Bug 730266 - losetup -a does not show devices in use if backing file is < 512 bytes
Summary: losetup -a does not show devices in use if backing file is < 512 bytes
Keywords:
Status: CLOSED NEXTRELEASE
Alias: None
Product: Fedora
Classification: Fedora
Component: util-linux
Version: 15
Hardware: Unspecified
OS: Unspecified
unspecified
unspecified
Target Milestone: ---
Assignee: Karel Zak
QA Contact: Fedora Extras Quality Assurance
URL:
Whiteboard:
Depends On:
Blocks: 730272
TreeView+ depends on / blocked
 
Reported: 2011-08-12 10:21 UTC by Daniel Berrangé
Modified: 2012-06-12 13:51 UTC (History)
3 users (show)

Fixed In Version:
Doc Type: Bug Fix
Doc Text:
Clone Of:
: 730272 (view as bug list)
Environment:
Last Closed: 2012-06-12 13:51:44 UTC


Attachments (Terms of Use)

Description Daniel Berrangé 2011-08-12 10:21:32 UTC
Description of problem:

If you attach a loop device to a backing file which is less than 512 bytes in length, then losetup -a will not show the loop device as being in use. It certainly *is* in use, however, since attempting to attach to the invisible devices results in EBUSY

Create some files of various sizes:

# touch one
# dd if=/dev/zero of=two count=1 bs=511
1+0 records in
1+0 records out
511 bytes (511 B) copied, 8.128e-05 s, 6.3 MB/s
# dd if=/dev/zero of=three count=1 bs=512
1+0 records in
1+0 records out
512 bytes (512 B) copied, 6.9564e-05 s, 7.4 MB/s

Attach them to loop devices:

# for i in one two three ; do losetup -f  $i ; done

See what is claimed to be in use

# losetup -a
/dev/loop2: [fd00]:3174665 (/root/three)


Test what is actually in use:

# dd if=/dev/zero of=four count=1 bs=512
1+0 records in
1+0 records out
512 bytes (512 B) copied, 9.1725e-05 s, 5.6 MB/s

# losetup /dev/loop0 four
losetup: /dev/loop0: device is busy

# losetup /dev/loop1 four
losetup: /dev/loop1: device is busy


Release the devices that losetup claims are not actually in use

# losetup -d /dev/loop0
# losetup -d /dev/loop1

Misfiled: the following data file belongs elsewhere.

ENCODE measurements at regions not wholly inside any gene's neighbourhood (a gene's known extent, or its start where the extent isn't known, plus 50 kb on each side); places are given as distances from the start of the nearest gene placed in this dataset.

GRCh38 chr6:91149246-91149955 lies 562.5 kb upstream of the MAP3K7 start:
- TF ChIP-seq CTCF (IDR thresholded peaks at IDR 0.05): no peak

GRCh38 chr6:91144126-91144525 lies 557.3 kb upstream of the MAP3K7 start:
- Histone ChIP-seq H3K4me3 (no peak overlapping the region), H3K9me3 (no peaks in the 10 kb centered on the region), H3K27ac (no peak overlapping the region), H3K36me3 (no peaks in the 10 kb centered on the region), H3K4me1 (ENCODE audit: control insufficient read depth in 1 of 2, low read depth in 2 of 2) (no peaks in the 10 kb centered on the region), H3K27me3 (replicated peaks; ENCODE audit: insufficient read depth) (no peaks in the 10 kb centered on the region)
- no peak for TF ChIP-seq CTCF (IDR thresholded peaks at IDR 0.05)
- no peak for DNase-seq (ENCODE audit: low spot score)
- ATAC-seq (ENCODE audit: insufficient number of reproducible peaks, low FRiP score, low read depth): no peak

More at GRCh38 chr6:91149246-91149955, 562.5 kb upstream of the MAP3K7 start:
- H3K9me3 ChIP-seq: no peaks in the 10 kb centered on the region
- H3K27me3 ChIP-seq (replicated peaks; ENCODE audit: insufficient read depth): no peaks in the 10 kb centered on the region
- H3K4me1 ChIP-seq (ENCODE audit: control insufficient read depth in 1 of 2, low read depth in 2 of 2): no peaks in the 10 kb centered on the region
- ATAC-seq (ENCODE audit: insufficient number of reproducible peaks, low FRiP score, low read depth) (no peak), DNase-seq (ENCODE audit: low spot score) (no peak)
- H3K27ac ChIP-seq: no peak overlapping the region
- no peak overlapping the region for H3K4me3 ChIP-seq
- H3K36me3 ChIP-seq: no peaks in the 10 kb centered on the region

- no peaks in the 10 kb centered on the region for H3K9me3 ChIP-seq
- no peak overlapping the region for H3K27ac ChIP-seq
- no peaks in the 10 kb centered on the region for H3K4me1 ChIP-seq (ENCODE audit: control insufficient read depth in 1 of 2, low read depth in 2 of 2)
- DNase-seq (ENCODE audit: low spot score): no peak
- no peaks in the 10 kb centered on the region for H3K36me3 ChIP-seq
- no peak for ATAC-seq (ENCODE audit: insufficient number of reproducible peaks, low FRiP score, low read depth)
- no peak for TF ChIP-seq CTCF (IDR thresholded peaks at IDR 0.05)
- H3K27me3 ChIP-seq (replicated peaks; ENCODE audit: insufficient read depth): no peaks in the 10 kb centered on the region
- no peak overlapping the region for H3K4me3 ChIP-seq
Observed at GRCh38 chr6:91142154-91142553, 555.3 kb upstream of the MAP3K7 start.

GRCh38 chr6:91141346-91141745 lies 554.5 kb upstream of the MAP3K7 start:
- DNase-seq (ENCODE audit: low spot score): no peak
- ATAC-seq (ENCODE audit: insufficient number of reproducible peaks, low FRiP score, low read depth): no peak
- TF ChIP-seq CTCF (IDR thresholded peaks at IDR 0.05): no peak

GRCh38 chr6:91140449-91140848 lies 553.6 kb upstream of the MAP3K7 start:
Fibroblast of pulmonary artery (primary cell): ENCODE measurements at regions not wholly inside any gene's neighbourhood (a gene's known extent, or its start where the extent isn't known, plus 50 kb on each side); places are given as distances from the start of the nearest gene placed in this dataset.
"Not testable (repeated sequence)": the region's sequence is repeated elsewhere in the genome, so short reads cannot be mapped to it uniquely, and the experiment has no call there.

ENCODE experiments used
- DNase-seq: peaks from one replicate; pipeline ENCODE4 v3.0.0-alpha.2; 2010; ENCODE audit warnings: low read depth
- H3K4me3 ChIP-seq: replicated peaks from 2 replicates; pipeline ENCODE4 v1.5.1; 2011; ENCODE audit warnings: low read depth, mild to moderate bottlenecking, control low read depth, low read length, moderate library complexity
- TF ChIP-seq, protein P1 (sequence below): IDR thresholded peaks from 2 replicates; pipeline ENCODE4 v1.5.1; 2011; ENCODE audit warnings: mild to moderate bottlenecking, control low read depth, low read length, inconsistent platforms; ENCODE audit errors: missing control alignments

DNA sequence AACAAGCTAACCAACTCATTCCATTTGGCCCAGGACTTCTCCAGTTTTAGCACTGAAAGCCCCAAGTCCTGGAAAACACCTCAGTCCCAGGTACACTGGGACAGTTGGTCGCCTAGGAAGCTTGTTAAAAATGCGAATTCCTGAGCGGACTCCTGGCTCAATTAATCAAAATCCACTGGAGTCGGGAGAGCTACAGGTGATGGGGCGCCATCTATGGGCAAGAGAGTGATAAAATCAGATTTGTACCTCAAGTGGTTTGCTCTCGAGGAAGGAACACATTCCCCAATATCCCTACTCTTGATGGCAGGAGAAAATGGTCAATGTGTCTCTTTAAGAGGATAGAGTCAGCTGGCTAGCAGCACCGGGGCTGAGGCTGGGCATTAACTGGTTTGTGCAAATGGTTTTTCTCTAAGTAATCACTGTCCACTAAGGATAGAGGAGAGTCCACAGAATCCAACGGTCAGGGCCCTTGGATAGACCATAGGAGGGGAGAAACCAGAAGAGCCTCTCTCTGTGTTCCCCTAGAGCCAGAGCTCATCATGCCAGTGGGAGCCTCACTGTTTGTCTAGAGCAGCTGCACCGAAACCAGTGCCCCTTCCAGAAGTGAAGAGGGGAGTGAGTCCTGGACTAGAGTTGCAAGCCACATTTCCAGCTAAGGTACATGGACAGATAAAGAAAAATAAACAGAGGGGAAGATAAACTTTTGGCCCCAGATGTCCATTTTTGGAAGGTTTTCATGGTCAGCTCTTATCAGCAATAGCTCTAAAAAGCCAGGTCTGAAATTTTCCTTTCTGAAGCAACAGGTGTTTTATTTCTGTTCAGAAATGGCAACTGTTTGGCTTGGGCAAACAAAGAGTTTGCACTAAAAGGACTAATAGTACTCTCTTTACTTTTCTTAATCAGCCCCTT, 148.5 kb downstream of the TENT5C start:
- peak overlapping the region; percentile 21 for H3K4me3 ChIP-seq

Version-Release number of selected component (if applicable):
util-linux-2.19.1-1.fc15.x86_64

How reproducible:
Always for files < 512 bytes in length

Steps to Reproduce:
See above

Comment 1 Karel Zak 2011-08-12 19:07:22 UTC
I know about this problem.

The losetup(8) uses the /proc/partitions file to get list of the devices, unfortunately this file contains only devices bigger than 1KiB... yeah, kernel sucks.

The solution is to scan /sys/block/loopN.

Comment 2 Kay Sievers 2011-08-12 19:55:10 UTC
I suspect that:
  bd_set_size(bdev, size << 9);
in:
  drivers/block/loop.c
should round up to the next sector.

I guess a 600 bytes big loop device is only 512 bytes in size too?

Comment 3 Kay Sievers 2011-08-13 15:17:32 UTC
The kernel needs to round down to the next full 512 bytes block. If the
entire file is smaller than 512, the size of the volume will be 0, which
is expected behavior. If the kernel wouldn't do that, it would need to
pad stuff with \0 on read and write on the last unaligned block.

Talked to Tejun, we think that losetup should always truncate the size
at 512 bytes boundaries. And possibly even warn if the filesize is not
aligned to sector boundaries, as the trailing bytes that are smaller than
a sector will be ignored by the kernel. Even when the loop device is zeroed
out, the file might still contain garbage at the end after that.

Loop has blockdevice semantics, so there is nothing really the kernel can
do with the last bytes of the files that don't fit into a 512 bytes sector.
So losetup should probably inform the user that the remainder of the file
is ignored by the kernel, and that this might not be what it was asked for.

Having a file < 512 bytes makes no sense for a blockdevice mapping. The loop
device can not be read or write, we can only handle full blocks. That the
kernel allows that is questionable, but we think that losetup should
already check these values at device setup.

Comment 4 Daniel Berrangé 2011-08-14 03:46:27 UTC
If losetup wants to warn, or even refuse, to attach files < 512 bytes in size that'd be fine. I didn't intentionally want a < 512 byte file - it was a total mistake :-)

In the particular scenario I originally encountered this problem with though, I was doing the ioctl()s to attach the (mistakenly zero length) file to the loop device directly from libvirt, and then wondering why 'losetup -a' didn't show them. So it would still be desirable to find a way to get 'losetup -a' to report such files, or for the kernel itself to refuse to allow it.

Comment 5 Karel Zak 2011-08-15 08:41:07 UTC
(In reply to comment #3)
> Having a file < 512 bytes makes no sense for a blockdevice mapping. The loop
> device can not be read or write, we can only handle full blocks. That the
> kernel allows that is questionable

There is possible to modify the device capacity. I can imagine scenario when you associate an empty file (or set sizelimit=0) and later modify the size by LOOP_SET_CAPACITY ioctl.

> but we think that losetup should
> already check these values at device setup.

I'll add the warning about misaligned or too small sizes to losetup(1). The stupid thing is that the empty loopdev is not in /proc/partitions, so if we want to support this crazy feature then we have to _scan_ /sys/block/ :-(

Comment 6 Karel Zak 2012-06-12 13:51:44 UTC
Fixed by upstream commit e4062c72d1733b0b99ed1c6269c996d6194e869b (new version scans /sys/block). 

Not urgen issue, Fedora package will be updated after upgrade to the new upstream version.


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